International Journal of Aerospace Engineering

International Journal of Aerospace Engineering / 2021 / Article

Research Article | Open Access

Volume 2021 |Article ID 5594077 | https://doi.org/10.1155/2021/5594077

Zhao Li, Guang-jun Yang, Xiao-yan Tong, Feng Jiang, "A Parametric Design Method for Hybrid Airfoils for Icing Wind Tunnel Test", International Journal of Aerospace Engineering, vol. 2021, Article ID 5594077, 18 pages, 2021. https://doi.org/10.1155/2021/5594077

A Parametric Design Method for Hybrid Airfoils for Icing Wind Tunnel Test

Academic Editor: Rosario Pecora
Received15 Jan 2021
Revised08 Feb 2021
Accepted03 Apr 2021
Published21 Apr 2021

Abstract

The size of aircraft models that can be tested in icing wind tunnels is limited by the dimensions of the facilities in present; it is an effective method to replace the large model with a hybrid airfoil to carry out the experiment. A design method of multiple control points for hybrid airfoil based on the similarity of flow field in the leading edge of airfoil is proposed. Aiming at generating the full-scale flow field and ice accretion on the leading edge, multiobjective genetic optimization algorithm is used to design the hybrid airfoil under different conditions by combining the airfoil parameterization and solution of spatial constraint. Pressure tests of hybrid airfoils are carried out and compared with the leading edge pressure of the corresponding full-scale airfoils. The design and experimental results show that the pressure coefficient deviation between the hybrid airfoils designed and the corresponding full-scale airfoil in the 15% chord length range of the leading edge is within 4%. Finally, the vortex distribution and ice accretion process of the two airfoils were simulated by the unsteady Reynolds-averaged-Navier–Stokes (URANS) equations and multistep ice numerical method; it is shown that the hybrid airfoil can provide the same vortex distribution and ice accretion with the full-scale airfoil.

1. Introduction

Icing encounters in aviation are common; when the aircraft operates in a cold and humid environment, supercooled droplets collide with the aircraft surface, resulting in ice being accreted on the surfaces of the aircraft [1]. The ice depletes the overall performance of the aircraft and significantly threatens flight safety if not properly mitigated [2]. To improve flight safety, one of the main tasks is to evaluate the performance of iced airfoils and aircraft, ensuring they can operate safely even in the worst icing conditions as set by the FAA [3]. There are several methods to assess iced aerodynamic performance of airfoils: conducting simulations, flying under natural conditions, and icing wind tunnel test. Among these methods, icing wind tunnel test is cost-effective, safe, and reliable. An icing wind tunnel can create an environment similar to the icing conditions in nature, and then, research experiments can be conducted and the icing process studied.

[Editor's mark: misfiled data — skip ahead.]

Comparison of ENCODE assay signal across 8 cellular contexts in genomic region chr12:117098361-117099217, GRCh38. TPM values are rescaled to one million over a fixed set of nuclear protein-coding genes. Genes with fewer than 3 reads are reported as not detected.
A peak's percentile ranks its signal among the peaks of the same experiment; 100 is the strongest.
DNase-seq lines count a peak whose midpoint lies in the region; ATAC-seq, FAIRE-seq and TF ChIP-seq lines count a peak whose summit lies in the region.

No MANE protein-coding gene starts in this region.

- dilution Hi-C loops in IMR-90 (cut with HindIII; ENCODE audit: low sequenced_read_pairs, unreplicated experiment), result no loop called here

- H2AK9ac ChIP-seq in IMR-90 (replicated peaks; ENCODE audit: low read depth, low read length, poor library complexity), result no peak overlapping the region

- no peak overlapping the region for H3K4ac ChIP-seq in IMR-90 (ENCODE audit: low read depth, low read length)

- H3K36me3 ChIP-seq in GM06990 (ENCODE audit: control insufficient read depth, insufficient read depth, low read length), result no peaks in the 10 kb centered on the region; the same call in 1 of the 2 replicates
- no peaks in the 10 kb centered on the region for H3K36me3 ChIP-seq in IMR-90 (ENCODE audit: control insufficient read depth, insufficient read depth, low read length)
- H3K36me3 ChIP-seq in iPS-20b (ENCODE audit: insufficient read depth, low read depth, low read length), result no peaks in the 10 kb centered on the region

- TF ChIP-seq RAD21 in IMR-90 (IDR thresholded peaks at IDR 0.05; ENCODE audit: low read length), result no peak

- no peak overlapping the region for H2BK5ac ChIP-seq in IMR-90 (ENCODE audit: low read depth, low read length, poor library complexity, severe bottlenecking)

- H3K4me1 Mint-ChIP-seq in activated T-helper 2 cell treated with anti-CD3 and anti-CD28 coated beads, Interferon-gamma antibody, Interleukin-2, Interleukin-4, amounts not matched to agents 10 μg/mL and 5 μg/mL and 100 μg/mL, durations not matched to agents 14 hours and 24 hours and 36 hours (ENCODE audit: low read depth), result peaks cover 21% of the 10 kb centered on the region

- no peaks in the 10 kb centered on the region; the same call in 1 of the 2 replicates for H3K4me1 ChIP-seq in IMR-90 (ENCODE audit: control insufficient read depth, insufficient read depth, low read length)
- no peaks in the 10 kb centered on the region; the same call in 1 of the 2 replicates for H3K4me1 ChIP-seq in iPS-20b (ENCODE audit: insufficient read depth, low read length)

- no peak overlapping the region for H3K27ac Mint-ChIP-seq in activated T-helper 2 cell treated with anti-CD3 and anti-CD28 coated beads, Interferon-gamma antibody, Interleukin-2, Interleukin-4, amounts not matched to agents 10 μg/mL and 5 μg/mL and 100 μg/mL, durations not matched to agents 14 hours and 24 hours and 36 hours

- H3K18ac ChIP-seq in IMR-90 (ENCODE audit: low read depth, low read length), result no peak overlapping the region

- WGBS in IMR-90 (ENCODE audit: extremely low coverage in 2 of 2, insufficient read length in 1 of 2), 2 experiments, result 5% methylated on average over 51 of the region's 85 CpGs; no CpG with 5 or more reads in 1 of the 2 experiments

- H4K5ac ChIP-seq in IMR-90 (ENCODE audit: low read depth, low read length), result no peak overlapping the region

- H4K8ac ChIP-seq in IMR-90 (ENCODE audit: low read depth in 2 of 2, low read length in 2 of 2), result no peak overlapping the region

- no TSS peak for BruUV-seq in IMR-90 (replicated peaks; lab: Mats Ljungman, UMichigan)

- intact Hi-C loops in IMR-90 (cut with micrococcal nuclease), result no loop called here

Theoretically, we can obtain the most accurate experimental results if a full-scale model is used for icing tests. However, icing wind tunnels are too small to test full-scale airfoils or wings; even for a moderate- or small-sized model, it may cause tunnel blockage [4] or wind tunnel wall interference when the model’s angle of attack (AoA) is adjusted. To weaken the blockage and acquire ice characteristics of the full-scale model under existing conditions, scaled model is used to substitute the full-scale model. There are two methods to scale models [5]: first, geometrically scaling, a full-scale airfoil or wing is scaled to a certain scale and then scaling the icing condition under the criterions of AEDC [6] and ONERA [7] to get icing similitude in existing facilities. But the usefulness of this method is limited and only valid with moderately sized models and scale factors. The second scaling method called “hybrid airfoils” is useful in the icing wind tunnel tests. By this method, an airfoil is designed with full-scale leading edges and a redesigned aft section to reduce the chord and provide full-scale icing condition in the leading edge region. A hybrid airfoil has a shorter chord length and can reduce the model size and tunnel blockage.